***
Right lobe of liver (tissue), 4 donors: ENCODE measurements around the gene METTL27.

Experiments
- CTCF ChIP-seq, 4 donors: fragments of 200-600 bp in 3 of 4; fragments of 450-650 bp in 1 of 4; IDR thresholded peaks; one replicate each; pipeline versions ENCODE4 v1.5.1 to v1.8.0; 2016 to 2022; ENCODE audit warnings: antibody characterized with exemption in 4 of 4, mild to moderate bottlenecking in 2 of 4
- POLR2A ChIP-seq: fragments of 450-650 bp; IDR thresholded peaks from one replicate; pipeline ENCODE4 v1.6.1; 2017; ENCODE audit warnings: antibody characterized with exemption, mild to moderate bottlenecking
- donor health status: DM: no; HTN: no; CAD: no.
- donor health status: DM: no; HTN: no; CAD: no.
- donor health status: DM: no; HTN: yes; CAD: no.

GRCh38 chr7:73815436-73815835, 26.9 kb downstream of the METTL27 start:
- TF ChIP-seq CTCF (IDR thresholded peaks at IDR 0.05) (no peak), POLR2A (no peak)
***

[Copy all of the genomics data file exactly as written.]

Right lobe of liver (tissue), 4 donors: ENCODE measurements around the gene METTL27.

Experiments
- CTCF ChIP-seq, 4 donors: fragments of 200-600 bp in 3 of 4; fragments of 450-650 bp in 1 of 4; IDR thresholded peaks; one replicate each; pipeline versions ENCODE4 v1.5.1 to v1.8.0; 2016 to 2022; ENCODE audit warnings: antibody characterized with exemption in 4 of 4, mild to moderate bottlenecking in 2 of 4
- POLR2A ChIP-seq: fragments of 450-650 bp; IDR thresholded peaks from one replicate; pipeline ENCODE4 v1.6.1; 2017; ENCODE audit warnings: antibody characterized with exemption, mild to moderate bottlenecking
- donor health status: DM: no; HTN: no; CAD: no.
- donor health status: DM: no; HTN: no; CAD: no.
- donor health status: DM: no; HTN: yes; CAD: no.

GRCh38 chr7:73815436-73815835, 26.9 kb downstream of the METTL27 start:
- TF ChIP-seq CTCF (IDR thresholded peaks at IDR 0.05) (no peak), POLR2A (no peak)